We have been unstinting in our praise of Steven Naismith on this site. He has scored a number of pivotal goals against top class opposition, often as a substitute, or until the last 3 months, playing in his less favoured position out wide. It was probably against Stevenage in the FA Cup, where he played as a deep lying centre-forward and scored twice, that Martinez started to develop his thinking about Naismith and after that game he vowed to use him more often down the middle. Clearly though doing it against Stevenage and against the duo of Mertesacker / Vermaelen are very different challenges.

And so to Sunday. Naismith executed his brief to perfection. Flitting into space, drawing the central defenders into areas they did not want to be, defenders who were also distracted by, and anxious about, the whereabouts of Lukaku. A discomfiture which was to prove their undoing. On fourteen minutes a counter attack led by Baines found Lukaku, momentarily occupying the conventional centre-forward position, just inside the penalty area. His control and left-footed shot were virtually instantaneous, Szczesny saved with his legs but could not control the rebound which cannoned out to Naismith in space and the Scot calmly stroked the ball home.

On thirty four minutes another incisive pass, this time from Kevin Mirallas, found Lukaku wide on the right. The striker attacked at pace, breaking inside and past Monreal and then Vermaelen. Coming in from the right opened his favoured left foot and his shot was low, powerful and accurate and beat Szczesny to his right.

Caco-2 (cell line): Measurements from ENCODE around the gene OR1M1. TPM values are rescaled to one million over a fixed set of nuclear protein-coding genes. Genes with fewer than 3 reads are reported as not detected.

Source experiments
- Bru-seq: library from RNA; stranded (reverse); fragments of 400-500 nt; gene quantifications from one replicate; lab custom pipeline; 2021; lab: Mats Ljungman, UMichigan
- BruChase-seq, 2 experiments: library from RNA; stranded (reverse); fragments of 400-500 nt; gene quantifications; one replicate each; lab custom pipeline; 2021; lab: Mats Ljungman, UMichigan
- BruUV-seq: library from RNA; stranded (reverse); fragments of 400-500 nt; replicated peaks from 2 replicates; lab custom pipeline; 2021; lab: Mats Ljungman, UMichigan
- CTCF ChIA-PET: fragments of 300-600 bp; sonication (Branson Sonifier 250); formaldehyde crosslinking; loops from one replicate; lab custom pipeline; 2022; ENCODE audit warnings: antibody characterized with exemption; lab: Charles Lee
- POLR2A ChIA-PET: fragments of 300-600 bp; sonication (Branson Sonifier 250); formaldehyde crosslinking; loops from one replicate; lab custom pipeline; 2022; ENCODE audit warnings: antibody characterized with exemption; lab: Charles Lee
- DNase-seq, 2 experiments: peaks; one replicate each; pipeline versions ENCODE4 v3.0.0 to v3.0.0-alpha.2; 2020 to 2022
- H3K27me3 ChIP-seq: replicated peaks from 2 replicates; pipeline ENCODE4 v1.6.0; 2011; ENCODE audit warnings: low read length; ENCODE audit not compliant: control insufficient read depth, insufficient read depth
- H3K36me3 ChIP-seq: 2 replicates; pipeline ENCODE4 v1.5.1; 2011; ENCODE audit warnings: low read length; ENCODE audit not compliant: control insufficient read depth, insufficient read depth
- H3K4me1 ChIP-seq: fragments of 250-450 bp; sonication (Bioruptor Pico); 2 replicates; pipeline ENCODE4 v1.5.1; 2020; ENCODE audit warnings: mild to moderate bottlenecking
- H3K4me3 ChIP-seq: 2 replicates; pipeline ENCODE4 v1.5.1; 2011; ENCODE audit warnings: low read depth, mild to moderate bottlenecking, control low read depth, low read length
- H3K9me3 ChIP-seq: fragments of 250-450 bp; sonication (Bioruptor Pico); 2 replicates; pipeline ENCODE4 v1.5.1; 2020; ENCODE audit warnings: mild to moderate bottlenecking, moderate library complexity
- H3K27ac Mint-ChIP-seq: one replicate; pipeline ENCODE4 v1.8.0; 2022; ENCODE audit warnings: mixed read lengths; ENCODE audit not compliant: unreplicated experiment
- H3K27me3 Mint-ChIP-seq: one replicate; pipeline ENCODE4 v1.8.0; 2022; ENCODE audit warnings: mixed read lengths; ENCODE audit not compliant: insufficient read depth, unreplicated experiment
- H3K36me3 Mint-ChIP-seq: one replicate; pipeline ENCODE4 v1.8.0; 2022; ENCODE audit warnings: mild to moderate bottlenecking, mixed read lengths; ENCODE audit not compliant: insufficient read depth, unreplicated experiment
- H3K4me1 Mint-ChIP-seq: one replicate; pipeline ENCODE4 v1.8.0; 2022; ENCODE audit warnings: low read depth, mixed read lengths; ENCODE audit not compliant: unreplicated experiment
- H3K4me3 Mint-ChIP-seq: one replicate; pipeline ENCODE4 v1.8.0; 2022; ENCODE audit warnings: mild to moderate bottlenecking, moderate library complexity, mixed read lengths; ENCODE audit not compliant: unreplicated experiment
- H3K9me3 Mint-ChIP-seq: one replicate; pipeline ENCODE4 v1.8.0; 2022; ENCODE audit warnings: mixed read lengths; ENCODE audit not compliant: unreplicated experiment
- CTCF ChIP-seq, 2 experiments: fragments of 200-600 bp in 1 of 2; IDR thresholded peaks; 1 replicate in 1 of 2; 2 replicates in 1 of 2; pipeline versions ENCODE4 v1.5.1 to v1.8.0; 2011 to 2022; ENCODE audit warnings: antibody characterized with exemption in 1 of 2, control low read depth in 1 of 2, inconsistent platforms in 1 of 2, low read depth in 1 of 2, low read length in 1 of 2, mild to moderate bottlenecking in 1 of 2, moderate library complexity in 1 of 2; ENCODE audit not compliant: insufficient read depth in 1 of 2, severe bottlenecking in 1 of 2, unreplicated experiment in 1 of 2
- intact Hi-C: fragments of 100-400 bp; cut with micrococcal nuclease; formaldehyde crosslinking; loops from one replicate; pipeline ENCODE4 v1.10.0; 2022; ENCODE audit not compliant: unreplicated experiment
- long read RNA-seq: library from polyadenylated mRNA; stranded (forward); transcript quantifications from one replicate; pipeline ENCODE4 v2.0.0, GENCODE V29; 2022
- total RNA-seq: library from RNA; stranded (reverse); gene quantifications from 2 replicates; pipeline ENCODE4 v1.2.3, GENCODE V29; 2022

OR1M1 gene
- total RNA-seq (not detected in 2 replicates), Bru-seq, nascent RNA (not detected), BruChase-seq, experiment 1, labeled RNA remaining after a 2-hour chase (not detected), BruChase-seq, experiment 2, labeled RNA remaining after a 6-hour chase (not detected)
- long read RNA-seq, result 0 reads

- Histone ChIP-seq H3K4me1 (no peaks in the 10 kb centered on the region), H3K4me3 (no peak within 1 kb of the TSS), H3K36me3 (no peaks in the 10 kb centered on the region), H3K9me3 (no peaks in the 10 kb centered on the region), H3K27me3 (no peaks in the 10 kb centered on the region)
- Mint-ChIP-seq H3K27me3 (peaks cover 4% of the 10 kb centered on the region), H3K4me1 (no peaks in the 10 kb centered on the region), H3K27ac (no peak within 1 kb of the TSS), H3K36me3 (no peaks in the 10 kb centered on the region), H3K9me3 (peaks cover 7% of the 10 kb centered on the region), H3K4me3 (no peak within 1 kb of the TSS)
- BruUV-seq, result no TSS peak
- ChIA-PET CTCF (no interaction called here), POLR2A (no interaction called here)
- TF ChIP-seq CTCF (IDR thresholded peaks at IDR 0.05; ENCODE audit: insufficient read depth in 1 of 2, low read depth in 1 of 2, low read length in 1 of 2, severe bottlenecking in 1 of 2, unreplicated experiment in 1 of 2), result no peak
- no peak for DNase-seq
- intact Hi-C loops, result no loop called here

Kevin Mirallas takes his defensive responsibilities seriously. He worked hard all afternoon in front of, alongside and occasionally behind Leighton Baines. One alarming intervention aside, which saw him dwell on the ball too long and then miss-control inside his own penalty area, his contribution was solid, all about team work and attacking in the final third. So it was fully deserved that the goal which put this game to bed was a virtual solo effort initiated and created by Mirallas. He closed down and out-muscled Bacary Sagna on the half-way line, counter attacked at speed, played a perfectly weighted pass to Naismith whose effort was blocked by Szczesny into the path of Mirallas who as he shot was tackled by Arteta; a coming together which merely helped the ball loop into the net.